The OSIRIS programme is a major piece of research which aims to understand and improve the shared decision making process for patients at high risk of medical complications as they contemplate major surgery.

Bowel & Cancer Research is delighted to be collaborating with Queen Mary University on this exciting and important study, through involving patients in all key aspects of the design and delivery of the research.  

Decision making for high risk surgical patients

Each year in the NHS, 250,000 high-risk patients undergo major surgery. This group typically consists of older patients with chronic disease, who often experience serious medical complications after surgery, such as pneumonia or heart attacks.

These complications can occur even when surgery and anaesthesia have been uneventful, and lead directly to poor long-term outcomes and quality of life. We know older patients with long-term disease have different hopes and expectations of healthcare, and need different information when choosing high burden treatments.

Through establishing effective ways that clinical teams and patients and their families communicate around decisions relating to major surgery and the outcomes that they can expect to achieve, the OSIRIS team hopes to give more control within the process to patients and their families.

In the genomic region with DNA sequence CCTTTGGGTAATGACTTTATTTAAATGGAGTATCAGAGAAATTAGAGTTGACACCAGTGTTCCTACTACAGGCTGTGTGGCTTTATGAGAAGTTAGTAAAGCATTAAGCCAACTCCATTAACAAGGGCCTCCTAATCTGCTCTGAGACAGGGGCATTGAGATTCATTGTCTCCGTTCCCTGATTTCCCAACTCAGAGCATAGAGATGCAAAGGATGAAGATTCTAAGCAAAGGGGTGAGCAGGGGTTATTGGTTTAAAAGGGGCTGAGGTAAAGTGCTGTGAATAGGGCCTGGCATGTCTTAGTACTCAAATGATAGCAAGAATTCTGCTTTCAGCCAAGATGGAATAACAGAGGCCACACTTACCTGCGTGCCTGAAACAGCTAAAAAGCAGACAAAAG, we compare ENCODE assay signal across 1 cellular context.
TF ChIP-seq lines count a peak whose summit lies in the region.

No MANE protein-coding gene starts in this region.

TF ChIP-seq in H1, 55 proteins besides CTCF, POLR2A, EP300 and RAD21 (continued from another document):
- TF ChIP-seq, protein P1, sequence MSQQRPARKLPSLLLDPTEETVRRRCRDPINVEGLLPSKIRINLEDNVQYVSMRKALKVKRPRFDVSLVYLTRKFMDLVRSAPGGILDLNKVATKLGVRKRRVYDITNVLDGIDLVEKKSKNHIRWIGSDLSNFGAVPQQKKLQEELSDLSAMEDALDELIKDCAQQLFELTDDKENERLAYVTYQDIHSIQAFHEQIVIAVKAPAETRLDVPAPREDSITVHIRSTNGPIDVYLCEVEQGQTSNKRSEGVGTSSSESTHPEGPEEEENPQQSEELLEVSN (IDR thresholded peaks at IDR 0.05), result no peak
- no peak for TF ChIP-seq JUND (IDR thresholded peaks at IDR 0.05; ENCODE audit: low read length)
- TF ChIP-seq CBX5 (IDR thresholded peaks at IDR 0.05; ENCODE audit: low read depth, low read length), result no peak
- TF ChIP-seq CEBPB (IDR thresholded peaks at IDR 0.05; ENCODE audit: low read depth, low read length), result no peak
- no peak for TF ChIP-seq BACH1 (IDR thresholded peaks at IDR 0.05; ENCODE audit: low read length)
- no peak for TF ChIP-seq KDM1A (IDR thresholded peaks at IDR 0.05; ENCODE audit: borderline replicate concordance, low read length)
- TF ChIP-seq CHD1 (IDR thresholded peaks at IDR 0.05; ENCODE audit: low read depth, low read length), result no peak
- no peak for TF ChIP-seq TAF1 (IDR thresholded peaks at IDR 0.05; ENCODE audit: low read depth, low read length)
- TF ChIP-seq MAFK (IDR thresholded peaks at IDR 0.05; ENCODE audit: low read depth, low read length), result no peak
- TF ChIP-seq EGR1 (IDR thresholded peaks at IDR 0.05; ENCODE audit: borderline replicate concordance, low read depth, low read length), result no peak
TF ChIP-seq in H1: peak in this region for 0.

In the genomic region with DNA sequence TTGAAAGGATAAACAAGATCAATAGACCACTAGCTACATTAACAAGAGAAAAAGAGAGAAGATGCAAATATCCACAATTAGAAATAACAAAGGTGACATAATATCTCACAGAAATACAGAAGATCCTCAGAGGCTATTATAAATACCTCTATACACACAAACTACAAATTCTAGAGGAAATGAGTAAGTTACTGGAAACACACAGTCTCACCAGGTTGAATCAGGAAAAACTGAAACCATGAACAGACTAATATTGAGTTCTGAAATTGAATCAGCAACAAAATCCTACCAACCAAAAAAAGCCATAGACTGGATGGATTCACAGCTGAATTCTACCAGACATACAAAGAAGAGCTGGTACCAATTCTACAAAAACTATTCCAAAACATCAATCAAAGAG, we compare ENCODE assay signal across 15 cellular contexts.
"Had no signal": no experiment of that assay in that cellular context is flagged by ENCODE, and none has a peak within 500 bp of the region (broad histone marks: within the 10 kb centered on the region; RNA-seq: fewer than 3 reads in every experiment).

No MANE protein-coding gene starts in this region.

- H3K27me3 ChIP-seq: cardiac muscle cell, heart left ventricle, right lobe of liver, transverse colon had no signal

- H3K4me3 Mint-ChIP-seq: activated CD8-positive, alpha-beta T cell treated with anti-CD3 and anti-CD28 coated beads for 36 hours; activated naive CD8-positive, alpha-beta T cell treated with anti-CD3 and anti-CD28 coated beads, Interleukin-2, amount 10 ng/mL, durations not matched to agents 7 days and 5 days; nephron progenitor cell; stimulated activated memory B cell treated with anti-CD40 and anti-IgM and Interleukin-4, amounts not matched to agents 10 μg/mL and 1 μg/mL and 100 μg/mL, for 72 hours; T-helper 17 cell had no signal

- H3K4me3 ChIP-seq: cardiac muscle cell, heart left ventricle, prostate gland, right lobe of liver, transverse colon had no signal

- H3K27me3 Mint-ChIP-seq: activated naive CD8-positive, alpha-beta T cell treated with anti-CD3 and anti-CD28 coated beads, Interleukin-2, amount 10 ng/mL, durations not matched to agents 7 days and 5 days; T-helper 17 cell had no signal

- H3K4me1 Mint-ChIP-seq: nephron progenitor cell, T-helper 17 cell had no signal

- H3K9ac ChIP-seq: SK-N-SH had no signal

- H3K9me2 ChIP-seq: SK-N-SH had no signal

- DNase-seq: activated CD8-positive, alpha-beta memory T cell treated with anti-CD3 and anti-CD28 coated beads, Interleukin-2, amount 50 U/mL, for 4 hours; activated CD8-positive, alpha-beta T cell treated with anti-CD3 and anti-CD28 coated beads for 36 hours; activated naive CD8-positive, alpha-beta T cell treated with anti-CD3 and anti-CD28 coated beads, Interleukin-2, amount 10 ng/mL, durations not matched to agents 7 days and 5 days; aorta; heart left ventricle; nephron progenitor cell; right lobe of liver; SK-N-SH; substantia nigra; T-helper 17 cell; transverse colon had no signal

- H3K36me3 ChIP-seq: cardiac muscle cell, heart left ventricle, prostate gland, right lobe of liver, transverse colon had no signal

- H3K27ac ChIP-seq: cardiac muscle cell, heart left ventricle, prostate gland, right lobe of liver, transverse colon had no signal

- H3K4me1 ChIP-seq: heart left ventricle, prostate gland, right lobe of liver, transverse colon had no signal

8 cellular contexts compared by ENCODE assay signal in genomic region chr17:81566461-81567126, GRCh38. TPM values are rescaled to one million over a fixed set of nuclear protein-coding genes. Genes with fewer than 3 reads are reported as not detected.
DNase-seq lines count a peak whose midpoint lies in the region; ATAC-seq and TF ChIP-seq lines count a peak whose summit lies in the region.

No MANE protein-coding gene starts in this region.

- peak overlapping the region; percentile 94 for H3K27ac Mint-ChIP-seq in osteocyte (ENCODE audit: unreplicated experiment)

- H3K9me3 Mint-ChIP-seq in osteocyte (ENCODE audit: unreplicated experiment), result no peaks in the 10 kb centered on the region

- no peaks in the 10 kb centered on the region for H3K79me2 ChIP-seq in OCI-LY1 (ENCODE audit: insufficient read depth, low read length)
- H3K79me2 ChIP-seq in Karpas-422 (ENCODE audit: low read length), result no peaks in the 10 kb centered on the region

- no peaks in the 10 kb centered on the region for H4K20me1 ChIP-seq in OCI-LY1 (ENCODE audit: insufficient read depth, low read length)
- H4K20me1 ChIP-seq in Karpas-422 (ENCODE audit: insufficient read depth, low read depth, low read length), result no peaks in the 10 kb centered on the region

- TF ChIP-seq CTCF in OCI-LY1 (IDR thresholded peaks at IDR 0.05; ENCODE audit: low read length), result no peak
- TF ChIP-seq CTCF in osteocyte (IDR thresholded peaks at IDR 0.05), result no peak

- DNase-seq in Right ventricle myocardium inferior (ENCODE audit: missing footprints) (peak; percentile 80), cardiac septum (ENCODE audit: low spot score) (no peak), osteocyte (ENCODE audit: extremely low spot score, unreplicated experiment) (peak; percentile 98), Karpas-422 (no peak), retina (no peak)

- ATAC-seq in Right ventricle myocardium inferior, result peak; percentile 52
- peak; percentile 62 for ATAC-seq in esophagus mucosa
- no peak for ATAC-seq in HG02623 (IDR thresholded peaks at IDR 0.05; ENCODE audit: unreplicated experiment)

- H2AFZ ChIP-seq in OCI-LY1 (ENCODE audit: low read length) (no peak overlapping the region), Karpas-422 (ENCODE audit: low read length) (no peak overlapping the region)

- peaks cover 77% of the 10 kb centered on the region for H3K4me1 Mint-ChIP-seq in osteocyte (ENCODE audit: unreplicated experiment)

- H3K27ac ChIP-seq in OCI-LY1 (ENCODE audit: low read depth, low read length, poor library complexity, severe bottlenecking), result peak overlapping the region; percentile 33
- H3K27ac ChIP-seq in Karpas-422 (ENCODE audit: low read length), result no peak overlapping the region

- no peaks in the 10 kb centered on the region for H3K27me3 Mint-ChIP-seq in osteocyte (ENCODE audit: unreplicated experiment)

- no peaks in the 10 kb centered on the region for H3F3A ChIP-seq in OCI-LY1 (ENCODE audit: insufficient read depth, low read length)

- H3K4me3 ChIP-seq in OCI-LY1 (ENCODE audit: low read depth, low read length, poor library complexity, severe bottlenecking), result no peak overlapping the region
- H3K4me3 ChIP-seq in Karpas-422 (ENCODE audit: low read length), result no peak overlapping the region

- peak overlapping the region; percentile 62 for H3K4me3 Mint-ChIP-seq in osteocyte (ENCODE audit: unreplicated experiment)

Why is a study into decision making for high risk patients needed?

Often decision making on major surgery for high risk groups, when the decision is more about quality of life and less about survival, is fraught with other factors which can affect long term outcomes, but which are difficult to consider and often poorly understood.

Better understanding the values and beliefs of these patients is potentially critical to successful living after surgery. The OSIRIS study will create a supported pathway to aid consultation between patients and their clinicians so that final decisions related to surgery best reflect the long term needs, wants and values of the patient and their families, and the implications that the surgical intervention may have on these.

How will the study into decision making in high risk surgery be conducted?

Throughout the study the team will explore three contrasting patient scenarios where surgery is the main option: severe osteoarthritis, bowel cancer, and severe heart disease.

Initial studies will involve interviews and surveys with patients and doctors. A research analyst will analyse the data within large NHS databases to provide accurate data on patient outcomes, and integrate this with other published and unpublished information to bring the evidence together.

Finally the team will co-design with patients a decision aid, to integrate individual patient's views about the important outcomes after surgery with accurate data predicting their most likely outcome. They will then test this decision aid in a randomised trial of 300 patients to confirm the benefit and acceptability of this technology to patients and doctors.

Patient and public involvement in the study into decision making in high risk surgery

Bowel & Cancer Research will ensure that patients will be involved throughout this research from development, through co-design of the decision aid, to dissemination.

 If you're interested in finding out more about being involved at the co-design stage email [email protected].